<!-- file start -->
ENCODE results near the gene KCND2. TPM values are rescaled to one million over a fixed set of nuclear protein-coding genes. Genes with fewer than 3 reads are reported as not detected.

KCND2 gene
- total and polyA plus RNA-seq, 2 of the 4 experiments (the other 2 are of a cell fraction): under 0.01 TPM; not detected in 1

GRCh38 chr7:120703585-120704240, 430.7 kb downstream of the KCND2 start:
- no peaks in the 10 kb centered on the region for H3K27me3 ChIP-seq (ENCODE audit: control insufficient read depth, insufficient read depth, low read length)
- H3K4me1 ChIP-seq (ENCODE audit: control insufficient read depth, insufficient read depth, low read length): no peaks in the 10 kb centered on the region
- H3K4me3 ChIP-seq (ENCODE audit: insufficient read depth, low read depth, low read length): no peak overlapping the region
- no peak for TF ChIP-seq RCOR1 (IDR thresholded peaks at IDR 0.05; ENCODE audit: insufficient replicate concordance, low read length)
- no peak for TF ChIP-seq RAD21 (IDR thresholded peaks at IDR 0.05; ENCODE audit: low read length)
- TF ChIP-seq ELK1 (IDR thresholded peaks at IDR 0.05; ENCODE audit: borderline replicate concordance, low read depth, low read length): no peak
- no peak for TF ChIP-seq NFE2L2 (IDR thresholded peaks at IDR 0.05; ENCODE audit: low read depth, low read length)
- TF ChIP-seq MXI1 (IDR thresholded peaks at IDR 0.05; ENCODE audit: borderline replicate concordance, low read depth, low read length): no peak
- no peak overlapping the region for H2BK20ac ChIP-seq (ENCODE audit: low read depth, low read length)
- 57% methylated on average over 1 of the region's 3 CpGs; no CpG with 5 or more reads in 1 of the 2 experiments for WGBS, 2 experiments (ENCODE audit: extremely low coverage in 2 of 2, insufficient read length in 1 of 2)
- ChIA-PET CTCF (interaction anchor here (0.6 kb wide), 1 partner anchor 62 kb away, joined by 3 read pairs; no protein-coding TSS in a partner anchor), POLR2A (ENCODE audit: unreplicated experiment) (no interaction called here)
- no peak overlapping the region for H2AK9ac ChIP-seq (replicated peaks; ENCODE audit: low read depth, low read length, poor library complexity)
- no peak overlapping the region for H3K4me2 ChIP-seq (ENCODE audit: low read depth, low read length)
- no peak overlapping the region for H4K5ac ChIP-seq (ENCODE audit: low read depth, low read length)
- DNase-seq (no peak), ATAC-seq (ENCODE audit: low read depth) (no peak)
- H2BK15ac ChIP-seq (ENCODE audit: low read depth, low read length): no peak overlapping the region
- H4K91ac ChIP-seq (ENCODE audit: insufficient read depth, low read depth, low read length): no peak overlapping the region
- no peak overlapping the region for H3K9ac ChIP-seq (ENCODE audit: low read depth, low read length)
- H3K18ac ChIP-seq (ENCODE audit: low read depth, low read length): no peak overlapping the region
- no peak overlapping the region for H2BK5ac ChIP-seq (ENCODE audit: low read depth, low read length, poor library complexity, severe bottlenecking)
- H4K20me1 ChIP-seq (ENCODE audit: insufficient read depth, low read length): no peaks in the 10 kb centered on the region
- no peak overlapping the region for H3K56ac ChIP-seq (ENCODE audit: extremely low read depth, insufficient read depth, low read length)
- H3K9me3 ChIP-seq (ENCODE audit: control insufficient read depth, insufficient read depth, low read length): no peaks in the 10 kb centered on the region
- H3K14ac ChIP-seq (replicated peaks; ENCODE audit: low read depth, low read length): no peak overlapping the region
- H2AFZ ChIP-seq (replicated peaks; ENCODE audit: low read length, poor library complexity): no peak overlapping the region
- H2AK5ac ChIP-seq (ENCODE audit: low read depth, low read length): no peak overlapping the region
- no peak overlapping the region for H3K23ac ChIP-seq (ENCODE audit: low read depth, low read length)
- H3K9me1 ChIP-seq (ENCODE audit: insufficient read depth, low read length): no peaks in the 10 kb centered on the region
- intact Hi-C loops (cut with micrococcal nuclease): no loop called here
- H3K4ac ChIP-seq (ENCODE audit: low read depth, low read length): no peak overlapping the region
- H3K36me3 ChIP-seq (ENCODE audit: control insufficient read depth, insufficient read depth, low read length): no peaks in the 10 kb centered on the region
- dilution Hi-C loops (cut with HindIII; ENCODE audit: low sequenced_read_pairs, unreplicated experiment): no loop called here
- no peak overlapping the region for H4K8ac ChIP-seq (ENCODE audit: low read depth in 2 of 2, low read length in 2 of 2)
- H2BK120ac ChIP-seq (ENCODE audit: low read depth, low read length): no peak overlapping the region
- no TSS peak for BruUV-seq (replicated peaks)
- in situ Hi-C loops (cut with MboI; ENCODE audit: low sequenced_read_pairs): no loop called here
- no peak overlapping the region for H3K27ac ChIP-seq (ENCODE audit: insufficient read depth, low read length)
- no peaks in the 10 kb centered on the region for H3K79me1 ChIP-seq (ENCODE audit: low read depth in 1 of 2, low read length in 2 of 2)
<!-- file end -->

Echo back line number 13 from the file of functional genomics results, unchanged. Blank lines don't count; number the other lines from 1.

- no peak overlapping the region for H2BK20ac ChIP-seq (ENCODE audit: low read depth, low read length)